The Conservative party has suspended the whip from Sir Malcolm Rifkind after he was caught in a cash for access sting by undercover reporters.
This comes after an investigation by the Daily Telegraph and Channel 4 Dispatches suggested that he, and senior Labour MP Jack Straw, were prepared to use their positions and contacts to benefit a Chinese company in return for payments of thousands of pounds.
Sir Malcolm told undercover reporters that he was “self-employed”, despite getting paid £67,060 a year, and that he would be “surprised how much free time I have”. Despite this, he told reporters "nobody pays me a salary" and "I can do what I like". As chair of the parliamentary committee which oversees Britain's intelligence agencies, his salary rises to £81,936 a year.
Prime minister David Cameron refused to back Rifkind's continued chairmanship of the intelligence committee, saying it was up to his fellow committee members to decide. Others, like former Labour defence minister Tom Watson, have called on Rifkind to step down as select committee chair.
"If the chair of the intelligence committee no longer has the confidence of the prime minister, then he shouldn’t be in that position," he told BBC News. "I think the prime minister needs to form a view whether he wants the intelligence committee chair to be working as a lobbyist for Chinese companies. Just put it the other way round. Do you think the Chinese government would let the equivalent chair of the intelligence committee in China work for a British company?"
The Tories have also indicated that they will convene a disciplinary committee to investigate the allegations. Meanwhile, Sir Malcolm has struggled to help himself in a series of interviews.
Speaking this afternoon on the BBC's Daily Politics, he said: "I want to have a standard of living that my professional background would normally entitle me to have".
The senior backbencher used an earlier interview on Monday morning to declare it was "simply unrealistic" to believe MPs can survive on "simply £60,000" a year - over twice the average national wage - without looking for extra income.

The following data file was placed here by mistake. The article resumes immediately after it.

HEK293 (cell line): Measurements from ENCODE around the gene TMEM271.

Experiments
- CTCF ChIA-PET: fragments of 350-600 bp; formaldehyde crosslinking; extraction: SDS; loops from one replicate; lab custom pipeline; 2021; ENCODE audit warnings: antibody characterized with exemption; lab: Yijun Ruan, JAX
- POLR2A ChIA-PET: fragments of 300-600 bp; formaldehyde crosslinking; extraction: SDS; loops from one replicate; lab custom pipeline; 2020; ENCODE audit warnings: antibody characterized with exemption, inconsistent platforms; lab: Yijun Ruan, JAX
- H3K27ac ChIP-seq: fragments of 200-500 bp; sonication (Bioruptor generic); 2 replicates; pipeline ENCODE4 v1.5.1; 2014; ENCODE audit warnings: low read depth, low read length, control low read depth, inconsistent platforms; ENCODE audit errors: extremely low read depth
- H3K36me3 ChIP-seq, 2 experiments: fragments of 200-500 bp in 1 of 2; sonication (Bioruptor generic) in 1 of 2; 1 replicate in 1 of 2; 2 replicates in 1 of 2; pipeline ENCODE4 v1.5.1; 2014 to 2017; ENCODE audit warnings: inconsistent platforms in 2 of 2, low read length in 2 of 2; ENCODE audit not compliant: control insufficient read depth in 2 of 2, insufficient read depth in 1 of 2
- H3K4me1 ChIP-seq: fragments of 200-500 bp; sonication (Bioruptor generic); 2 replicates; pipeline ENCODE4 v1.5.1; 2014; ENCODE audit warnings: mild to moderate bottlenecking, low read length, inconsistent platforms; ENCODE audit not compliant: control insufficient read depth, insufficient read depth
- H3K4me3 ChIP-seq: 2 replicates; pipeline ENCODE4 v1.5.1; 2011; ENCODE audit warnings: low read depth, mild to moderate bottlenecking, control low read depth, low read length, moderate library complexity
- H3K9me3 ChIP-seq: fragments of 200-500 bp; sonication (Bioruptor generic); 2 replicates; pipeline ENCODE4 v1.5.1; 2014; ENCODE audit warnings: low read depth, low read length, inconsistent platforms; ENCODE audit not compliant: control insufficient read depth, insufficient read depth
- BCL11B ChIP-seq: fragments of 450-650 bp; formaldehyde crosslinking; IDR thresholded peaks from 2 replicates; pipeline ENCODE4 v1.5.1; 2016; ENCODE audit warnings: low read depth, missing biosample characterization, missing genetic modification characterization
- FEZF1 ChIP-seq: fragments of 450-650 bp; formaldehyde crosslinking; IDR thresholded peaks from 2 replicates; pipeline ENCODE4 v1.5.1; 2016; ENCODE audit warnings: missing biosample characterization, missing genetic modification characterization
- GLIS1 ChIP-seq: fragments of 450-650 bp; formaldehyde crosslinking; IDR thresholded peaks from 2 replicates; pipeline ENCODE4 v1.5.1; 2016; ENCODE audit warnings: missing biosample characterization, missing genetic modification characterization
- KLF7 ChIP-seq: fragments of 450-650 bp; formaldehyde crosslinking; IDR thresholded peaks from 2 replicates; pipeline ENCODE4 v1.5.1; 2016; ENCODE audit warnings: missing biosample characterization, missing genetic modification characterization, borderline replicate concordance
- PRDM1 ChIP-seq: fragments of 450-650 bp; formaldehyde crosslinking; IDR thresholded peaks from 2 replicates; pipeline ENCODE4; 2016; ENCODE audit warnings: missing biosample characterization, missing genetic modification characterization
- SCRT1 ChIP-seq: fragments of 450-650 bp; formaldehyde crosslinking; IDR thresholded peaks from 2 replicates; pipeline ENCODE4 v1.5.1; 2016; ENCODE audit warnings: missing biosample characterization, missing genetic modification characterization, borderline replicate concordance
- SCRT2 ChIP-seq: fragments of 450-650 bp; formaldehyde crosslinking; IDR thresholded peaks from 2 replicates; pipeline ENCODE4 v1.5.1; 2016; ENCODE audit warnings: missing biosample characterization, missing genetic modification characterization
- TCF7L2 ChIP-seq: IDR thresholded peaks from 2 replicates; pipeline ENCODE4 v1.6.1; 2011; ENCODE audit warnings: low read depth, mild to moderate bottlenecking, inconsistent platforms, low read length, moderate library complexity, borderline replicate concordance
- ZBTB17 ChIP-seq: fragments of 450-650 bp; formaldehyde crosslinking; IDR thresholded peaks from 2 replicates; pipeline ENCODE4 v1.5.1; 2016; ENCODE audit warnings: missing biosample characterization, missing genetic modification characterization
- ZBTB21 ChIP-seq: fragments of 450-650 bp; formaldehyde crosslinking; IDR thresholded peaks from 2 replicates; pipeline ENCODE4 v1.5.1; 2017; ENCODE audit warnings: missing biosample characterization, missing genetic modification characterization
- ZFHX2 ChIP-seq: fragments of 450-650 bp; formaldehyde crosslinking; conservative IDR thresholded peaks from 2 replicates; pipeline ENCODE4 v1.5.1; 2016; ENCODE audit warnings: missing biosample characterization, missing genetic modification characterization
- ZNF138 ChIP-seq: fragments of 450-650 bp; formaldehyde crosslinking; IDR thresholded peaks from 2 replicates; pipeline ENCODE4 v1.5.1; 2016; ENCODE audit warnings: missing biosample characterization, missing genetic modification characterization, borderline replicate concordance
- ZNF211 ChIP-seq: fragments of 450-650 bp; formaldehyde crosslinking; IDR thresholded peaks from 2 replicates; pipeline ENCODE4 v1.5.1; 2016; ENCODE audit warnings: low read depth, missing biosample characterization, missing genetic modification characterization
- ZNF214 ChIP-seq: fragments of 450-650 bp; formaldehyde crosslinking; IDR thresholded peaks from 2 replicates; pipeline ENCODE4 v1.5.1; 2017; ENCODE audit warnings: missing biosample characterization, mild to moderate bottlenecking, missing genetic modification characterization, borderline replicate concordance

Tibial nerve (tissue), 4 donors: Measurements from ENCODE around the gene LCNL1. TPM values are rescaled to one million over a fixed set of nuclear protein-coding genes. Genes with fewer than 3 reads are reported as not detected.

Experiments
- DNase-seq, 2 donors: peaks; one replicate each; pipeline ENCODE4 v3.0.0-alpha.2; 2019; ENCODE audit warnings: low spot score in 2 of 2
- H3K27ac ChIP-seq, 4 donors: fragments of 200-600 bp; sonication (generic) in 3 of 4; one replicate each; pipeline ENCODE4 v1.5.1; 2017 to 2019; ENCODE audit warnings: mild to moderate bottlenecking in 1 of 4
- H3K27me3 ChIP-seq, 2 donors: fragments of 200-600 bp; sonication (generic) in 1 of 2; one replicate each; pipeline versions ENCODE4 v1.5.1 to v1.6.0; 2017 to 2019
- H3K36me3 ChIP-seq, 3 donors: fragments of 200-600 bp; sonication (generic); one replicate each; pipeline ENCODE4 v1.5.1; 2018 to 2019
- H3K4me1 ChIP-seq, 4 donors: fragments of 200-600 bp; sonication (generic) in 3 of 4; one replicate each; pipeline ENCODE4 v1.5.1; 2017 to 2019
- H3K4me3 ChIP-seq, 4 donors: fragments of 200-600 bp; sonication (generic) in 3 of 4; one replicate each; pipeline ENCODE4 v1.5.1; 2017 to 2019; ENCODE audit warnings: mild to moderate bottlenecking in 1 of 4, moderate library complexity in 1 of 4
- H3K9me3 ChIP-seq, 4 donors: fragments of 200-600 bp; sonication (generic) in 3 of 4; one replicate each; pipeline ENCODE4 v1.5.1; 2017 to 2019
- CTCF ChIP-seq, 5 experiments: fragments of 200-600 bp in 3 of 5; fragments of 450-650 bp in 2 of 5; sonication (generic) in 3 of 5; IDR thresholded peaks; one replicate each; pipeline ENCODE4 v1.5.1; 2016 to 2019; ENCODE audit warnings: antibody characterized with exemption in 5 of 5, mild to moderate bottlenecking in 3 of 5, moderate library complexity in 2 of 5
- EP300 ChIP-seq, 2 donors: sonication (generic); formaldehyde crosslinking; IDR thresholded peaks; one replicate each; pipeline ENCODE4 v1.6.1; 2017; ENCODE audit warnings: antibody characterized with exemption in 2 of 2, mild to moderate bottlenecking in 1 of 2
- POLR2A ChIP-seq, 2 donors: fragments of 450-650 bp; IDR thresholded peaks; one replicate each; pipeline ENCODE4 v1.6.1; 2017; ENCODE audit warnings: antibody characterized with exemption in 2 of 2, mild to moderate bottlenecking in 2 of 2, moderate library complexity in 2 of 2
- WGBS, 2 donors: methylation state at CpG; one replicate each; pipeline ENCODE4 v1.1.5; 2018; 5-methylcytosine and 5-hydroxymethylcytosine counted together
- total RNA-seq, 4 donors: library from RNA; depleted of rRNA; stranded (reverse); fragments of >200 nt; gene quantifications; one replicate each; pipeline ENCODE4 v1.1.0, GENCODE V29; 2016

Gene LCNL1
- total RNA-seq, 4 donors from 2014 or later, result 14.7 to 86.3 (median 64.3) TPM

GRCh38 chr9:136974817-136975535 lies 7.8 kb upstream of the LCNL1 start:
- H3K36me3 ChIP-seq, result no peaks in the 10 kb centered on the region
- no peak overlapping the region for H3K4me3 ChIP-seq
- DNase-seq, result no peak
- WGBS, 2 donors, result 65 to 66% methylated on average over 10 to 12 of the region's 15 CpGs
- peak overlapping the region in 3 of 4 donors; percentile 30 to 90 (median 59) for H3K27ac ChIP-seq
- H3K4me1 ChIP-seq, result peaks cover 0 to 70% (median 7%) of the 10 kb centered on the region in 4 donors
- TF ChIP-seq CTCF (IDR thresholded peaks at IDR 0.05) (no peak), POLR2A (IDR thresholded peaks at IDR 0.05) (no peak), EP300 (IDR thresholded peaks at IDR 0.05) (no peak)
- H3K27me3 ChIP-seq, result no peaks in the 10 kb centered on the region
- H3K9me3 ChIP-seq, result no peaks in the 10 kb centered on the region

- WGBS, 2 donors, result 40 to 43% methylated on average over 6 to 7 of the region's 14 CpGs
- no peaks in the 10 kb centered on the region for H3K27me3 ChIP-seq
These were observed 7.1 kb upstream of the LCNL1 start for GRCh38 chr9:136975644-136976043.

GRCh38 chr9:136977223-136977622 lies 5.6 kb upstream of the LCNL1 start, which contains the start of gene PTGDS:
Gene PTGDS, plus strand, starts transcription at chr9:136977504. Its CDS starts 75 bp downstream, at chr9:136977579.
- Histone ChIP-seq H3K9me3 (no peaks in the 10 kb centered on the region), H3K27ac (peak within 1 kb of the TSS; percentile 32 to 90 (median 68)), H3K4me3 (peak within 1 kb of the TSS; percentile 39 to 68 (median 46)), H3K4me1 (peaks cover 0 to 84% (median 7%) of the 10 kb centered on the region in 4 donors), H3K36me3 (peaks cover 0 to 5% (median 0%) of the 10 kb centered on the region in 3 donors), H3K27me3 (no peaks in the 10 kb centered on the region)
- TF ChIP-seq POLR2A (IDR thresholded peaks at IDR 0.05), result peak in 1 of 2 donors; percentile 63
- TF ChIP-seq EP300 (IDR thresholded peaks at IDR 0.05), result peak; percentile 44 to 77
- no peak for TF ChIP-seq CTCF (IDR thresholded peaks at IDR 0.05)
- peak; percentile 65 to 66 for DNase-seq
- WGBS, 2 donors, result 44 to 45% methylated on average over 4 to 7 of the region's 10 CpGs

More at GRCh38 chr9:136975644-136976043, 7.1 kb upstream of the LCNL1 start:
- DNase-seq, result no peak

Sir Malcolm was reported to have claimed that he could arrange "useful access" to every British ambassador in the world because of his status.
The backbencher told BBC Radio 4’s Today Programme that it was “misleading” and “silly” to tell undercover reporters, in remarks that will be broadcast tonight, that he was “self-employed” and they would be “surprised how much free time I have”.
The MP insisted the "very serious allegations" were "unfounded" and he would be "hugely irritated and angry" when he watched the Channel 4 show about his meetings with fake lobbyists.
Sir Malcolm told the Today Programme that over 200 MPs have “various business interests” outside of Parliament and said whether that should be allowed was the key question in the row.
“Now some people disapprove of that and maybe the Labour Party’s going to disapprove of that. But many of the public have got a different view, he said.
“Not of all of them but many say ‘actually we don’t want full time politicians. We want Members of Parliament that have some outside experience of the wider world.’ And that is a perfectly reasonable proposition.
“I think also if you’re trying to attract people of a business or professional background to serve in the House of Commons and if they’re not ministers it is quite unrealistic to believe they will go through their parliamentary career being able to simply accept a salary of £60,000."
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Meanwhile, Jack Straw, who is standing down at the election, said he had agreed to suspend himself from the parliamentary Labour Party and refer himself to the Parliamentary Commissioner for Standards despite insisting he has done nothing wrong "because of the way this appears".